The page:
In no other country is the abyss between the official – such as folklore clichés broadcast through the media – and village musical traditions so great as it is in Russia. During the Soviet era folk music was used as a self-serving instrument by the political powers: music always had to praise the magnificence of the Soviet way of life. An official ‘folklore sound’ was imposed, a regime-friendly repertoire was sanctioned, a training network for ‘culture workers’ created. Shielding oneself from these products on television and radio was impossible.
At the same time, the calendar songs and songs celebrating important life rituals (e.g. Christmas, Easter, or wedding songs) were not found in the official repertoire, as this music was associated with church and pagan customs. And of course, these old church and village customs were unwelcome remnants from the Tsarist era. Authentic music became ignored, and at best, was tolerated, which rescued and protected it from the homogenization process of the official sound, with its inherent censorship of text and style.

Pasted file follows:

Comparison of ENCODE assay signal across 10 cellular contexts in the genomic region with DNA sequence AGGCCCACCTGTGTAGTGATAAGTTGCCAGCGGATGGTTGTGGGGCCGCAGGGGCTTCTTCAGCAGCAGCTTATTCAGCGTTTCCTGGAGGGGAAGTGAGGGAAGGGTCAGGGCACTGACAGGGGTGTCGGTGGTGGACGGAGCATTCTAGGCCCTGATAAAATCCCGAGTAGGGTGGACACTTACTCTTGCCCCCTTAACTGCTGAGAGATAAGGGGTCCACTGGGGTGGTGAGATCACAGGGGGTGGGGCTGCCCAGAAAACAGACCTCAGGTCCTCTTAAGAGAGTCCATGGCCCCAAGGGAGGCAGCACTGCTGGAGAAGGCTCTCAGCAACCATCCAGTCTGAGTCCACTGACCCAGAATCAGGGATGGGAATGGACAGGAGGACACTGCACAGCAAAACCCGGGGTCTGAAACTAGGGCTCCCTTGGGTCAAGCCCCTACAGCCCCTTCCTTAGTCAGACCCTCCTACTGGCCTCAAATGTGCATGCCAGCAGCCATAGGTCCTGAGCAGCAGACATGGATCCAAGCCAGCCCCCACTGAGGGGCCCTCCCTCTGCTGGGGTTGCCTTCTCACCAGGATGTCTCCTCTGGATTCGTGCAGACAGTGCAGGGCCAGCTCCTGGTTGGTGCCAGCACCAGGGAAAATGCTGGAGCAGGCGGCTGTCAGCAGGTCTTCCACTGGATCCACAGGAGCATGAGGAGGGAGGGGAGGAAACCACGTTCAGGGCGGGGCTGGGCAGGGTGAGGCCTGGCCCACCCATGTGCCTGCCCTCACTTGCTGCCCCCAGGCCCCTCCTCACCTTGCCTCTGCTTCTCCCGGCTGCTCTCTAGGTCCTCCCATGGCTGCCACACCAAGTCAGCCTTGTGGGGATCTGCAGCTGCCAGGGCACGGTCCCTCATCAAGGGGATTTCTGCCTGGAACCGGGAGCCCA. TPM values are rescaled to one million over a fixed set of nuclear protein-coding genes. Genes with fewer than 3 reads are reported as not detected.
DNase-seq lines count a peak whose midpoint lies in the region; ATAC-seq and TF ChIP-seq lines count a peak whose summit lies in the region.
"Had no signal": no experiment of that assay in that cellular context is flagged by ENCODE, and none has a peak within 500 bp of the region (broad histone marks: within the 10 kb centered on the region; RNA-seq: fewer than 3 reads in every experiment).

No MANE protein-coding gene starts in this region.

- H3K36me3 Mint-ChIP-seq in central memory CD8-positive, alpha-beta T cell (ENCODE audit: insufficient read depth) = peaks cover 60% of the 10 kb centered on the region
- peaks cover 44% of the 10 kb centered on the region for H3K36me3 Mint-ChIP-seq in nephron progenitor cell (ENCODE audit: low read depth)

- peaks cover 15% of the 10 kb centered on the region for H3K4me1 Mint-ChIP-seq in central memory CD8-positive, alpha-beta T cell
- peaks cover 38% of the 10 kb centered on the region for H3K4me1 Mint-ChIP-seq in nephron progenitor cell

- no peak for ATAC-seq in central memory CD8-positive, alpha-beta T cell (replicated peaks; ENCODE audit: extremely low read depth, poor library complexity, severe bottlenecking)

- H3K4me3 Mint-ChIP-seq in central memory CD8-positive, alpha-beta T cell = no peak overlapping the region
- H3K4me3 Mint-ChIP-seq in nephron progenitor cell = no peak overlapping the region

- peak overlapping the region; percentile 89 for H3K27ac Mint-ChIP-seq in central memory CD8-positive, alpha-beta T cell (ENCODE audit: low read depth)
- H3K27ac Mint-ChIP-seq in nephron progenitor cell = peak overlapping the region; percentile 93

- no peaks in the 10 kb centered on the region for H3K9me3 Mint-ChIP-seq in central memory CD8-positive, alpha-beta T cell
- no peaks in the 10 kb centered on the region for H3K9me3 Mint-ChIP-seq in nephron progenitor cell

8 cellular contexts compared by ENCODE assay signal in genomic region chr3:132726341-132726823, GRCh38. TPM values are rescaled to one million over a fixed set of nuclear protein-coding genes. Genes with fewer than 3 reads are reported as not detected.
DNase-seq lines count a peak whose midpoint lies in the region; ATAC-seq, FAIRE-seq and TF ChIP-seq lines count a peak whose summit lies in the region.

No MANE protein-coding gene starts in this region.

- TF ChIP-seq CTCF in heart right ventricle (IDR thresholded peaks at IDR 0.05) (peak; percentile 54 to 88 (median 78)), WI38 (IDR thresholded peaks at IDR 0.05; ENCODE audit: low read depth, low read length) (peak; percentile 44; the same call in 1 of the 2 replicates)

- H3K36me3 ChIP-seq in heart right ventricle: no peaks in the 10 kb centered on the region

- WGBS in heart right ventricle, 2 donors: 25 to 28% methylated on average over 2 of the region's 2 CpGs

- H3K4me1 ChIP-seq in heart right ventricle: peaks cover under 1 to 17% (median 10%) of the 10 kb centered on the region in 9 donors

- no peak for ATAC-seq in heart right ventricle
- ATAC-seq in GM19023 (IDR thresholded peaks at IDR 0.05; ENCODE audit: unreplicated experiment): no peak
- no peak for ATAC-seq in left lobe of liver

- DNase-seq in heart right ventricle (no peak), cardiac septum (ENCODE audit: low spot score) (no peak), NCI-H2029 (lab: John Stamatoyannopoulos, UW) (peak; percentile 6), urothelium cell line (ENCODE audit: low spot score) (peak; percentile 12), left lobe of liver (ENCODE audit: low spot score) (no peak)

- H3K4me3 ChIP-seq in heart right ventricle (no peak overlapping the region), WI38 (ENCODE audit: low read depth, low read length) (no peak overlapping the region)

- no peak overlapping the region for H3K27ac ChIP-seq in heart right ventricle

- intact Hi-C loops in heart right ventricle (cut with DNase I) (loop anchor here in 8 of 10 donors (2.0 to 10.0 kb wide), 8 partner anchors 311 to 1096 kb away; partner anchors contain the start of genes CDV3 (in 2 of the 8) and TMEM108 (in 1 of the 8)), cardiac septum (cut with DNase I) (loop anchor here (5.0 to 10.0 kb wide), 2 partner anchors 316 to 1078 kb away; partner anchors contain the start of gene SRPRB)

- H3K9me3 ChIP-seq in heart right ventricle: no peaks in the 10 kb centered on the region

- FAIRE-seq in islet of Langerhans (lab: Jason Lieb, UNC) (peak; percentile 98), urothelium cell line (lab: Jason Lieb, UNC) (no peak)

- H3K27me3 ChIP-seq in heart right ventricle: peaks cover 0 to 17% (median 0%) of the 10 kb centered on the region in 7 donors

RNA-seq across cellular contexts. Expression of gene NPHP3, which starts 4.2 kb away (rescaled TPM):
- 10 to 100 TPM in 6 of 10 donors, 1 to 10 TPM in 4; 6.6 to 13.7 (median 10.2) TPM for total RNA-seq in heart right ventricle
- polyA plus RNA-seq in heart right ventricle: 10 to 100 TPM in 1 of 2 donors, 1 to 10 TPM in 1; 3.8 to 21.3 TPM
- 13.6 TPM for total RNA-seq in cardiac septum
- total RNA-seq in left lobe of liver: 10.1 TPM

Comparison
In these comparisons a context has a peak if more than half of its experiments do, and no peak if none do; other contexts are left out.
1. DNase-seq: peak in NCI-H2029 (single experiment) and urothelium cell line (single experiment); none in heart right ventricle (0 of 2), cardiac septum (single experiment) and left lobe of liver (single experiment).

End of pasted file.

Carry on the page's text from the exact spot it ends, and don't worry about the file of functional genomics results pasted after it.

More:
This musical material is probably the oldest that has been passed down from Russian folklore tradition: the songs that were sung upon special ritual occasions were always performed in a particular way – just as grandmothers and grandfathers had always sung them – generation after generation. When women sing their sowing and harvest songs, heaven and mother earth join in their bodies. They sing from earth to sky with feet stamping, with arms sweeping and swinging in the air, and use their very breath to raise up their voices to heaven. They celebrate and praise this coming together and invest their entire power in this, in order that peace and fertility are brought forth.